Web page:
Are you a romantic soul yearning for a Victorian Christmas? If so, you really need to know about the Albany Annual Christmas Parlour Tour of Historic Homes and Buildings. Coming up on Sunday, December 9, 2018, from 2:00 p.m. to 7:00 p.m., the 39th annual tour will feature beautifully decorated historic houses, museums, churches, historic library, and a downtown loft. This is one of only two tours offered per year that include interiors of historic homes.

(*Win tickets to this event; see below in the “Win free tickets” section!)

Father Christmas will be out with an enormous bag of treats and the Monteith House and Museum will be lit by oil lamp and fire-light, warming your spirit.

Chafin Farms’ beautiful draft horses will merrily transport you around the historic districts with sleigh bells jingling, and the antique trolley will transport you back to a different era. Tour participants will be encouraged to ring the church bell at Whitespires Church and the fireplace will be crackling at the Carnegie Library.

While the tour is considered “self-guided,” you can ride either the trolley or the horse and wagon around to each stop (this is included in the ticket price) or drive your own car, trek by bike or two legs, or any other mode of alternative transportation. A map will be provided the day of the tour.

This jolly holiday event includes refreshments and loads of happiness, all for the ticket price of $15. Tickets can be purchased ahead of the tour online or the day of the tour, at Albany Visitors Association. 

Win free tickets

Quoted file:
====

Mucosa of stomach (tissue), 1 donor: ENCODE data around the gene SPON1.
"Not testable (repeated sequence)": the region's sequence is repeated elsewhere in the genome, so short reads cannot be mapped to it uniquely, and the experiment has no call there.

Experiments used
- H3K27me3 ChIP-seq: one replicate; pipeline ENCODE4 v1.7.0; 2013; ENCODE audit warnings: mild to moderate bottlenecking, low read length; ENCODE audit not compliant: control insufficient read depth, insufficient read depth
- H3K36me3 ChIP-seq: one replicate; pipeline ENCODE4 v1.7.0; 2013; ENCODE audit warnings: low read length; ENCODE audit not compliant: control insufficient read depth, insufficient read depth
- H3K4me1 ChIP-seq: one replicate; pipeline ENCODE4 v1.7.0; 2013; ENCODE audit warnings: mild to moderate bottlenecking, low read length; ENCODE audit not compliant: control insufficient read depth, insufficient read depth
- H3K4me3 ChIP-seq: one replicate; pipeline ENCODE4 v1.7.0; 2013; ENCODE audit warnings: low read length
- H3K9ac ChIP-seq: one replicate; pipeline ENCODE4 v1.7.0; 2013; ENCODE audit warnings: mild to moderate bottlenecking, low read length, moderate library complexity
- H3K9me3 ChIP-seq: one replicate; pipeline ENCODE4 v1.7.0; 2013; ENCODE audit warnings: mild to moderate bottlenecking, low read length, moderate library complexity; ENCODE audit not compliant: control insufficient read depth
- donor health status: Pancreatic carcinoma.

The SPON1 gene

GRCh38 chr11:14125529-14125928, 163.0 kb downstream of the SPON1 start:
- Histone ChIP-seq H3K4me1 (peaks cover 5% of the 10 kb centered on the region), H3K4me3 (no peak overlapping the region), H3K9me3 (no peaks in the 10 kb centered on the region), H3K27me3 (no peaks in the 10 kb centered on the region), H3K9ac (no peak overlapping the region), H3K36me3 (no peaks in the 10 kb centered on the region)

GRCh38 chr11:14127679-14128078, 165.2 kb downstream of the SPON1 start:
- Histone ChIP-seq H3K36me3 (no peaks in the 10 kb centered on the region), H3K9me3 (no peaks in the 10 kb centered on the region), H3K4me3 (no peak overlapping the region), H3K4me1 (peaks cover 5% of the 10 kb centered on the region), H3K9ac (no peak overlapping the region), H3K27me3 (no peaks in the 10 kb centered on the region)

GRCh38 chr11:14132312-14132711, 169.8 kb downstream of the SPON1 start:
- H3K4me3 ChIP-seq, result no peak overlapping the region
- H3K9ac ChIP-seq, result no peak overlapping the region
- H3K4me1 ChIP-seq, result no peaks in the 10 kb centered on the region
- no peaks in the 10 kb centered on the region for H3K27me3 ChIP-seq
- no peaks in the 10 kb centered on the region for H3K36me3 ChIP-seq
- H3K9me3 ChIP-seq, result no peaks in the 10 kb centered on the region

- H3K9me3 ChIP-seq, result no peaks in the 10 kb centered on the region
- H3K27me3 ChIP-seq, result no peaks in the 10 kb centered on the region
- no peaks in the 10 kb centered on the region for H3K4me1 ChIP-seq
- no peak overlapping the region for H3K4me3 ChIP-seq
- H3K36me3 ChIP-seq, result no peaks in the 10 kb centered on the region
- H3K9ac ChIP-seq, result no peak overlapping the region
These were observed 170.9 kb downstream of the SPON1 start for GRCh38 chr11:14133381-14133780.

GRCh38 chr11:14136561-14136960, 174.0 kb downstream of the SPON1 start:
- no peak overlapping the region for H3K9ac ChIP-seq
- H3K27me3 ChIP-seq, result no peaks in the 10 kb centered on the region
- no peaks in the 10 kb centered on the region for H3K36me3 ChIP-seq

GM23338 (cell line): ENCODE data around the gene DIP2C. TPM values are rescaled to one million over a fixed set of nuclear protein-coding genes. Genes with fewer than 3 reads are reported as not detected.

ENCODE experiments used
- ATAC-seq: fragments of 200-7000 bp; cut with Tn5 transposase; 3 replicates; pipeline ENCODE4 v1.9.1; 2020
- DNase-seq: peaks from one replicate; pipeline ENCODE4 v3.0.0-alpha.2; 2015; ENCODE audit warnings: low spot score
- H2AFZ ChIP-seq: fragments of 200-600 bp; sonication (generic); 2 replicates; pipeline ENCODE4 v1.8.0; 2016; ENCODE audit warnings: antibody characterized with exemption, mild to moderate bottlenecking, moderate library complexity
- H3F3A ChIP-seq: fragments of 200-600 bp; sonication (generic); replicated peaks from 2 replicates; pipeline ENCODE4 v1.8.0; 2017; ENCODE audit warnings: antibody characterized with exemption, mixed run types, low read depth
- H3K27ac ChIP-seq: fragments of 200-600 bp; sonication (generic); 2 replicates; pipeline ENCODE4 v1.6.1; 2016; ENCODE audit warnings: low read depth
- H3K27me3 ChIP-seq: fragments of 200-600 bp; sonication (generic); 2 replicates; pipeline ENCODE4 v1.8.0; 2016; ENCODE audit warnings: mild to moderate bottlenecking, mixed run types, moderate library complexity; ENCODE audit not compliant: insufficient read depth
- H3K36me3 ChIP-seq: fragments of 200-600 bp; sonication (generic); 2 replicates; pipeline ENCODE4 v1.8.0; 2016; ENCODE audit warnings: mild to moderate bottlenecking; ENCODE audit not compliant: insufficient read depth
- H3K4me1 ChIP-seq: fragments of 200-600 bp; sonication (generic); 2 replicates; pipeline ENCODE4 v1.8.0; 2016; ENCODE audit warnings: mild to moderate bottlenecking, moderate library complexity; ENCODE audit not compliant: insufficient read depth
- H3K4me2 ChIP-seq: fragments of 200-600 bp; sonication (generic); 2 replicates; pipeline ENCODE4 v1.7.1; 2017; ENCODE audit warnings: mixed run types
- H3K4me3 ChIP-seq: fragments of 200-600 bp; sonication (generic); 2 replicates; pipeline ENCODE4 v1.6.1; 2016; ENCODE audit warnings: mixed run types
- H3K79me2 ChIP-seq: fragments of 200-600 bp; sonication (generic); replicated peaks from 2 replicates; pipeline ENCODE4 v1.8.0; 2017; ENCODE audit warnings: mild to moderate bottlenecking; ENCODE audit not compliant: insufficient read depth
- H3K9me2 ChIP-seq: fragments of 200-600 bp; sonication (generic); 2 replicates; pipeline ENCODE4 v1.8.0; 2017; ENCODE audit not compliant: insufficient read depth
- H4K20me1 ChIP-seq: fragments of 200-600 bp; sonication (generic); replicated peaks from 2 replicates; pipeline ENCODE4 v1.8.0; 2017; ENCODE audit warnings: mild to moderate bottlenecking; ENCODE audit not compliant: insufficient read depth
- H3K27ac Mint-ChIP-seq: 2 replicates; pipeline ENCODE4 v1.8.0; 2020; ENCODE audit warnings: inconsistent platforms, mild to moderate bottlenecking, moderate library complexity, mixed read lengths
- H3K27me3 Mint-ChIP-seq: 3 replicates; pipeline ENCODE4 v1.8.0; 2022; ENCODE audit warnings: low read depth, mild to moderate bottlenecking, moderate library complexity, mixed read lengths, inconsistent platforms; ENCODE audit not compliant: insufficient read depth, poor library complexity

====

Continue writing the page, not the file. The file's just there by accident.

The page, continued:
We will be giving away three pairs of tickets ($30 value) to the tour! Simply subscribe to our monthly events e-newsletter between November 20th and December 1st to be entered in the drawing. Current subscribers are included. We will contact winners on December 4th.

A Dickens Christmas Dinner Benefit at Sybaris

An antique engraving with hand-colored pencil depicting a scene from the Charles Dickens novel "A Christmas Carol"After the Parlour Tour, you have an opportunity to attend an absolutely divine benefit supper. Sybaris Bistro will host a “historic” dinner at their restaurant on December 9th at 5:00 p.m. This dinner is the fourth “Let Kids be Kids,” event, and will raise funds for local underprivileged children to ride the Albany Historic Carousel.  

The menu includes chilled pheasant pie with wassail jelly, goose “ham,” pease porridge, mock turtle soup, smoked trout kedgeree, roasted pork loin with sugar plum gravy, roasted potatoes, plum pudding with hard sauce, real English Stilton, fruits and nuts, and oat biscuits.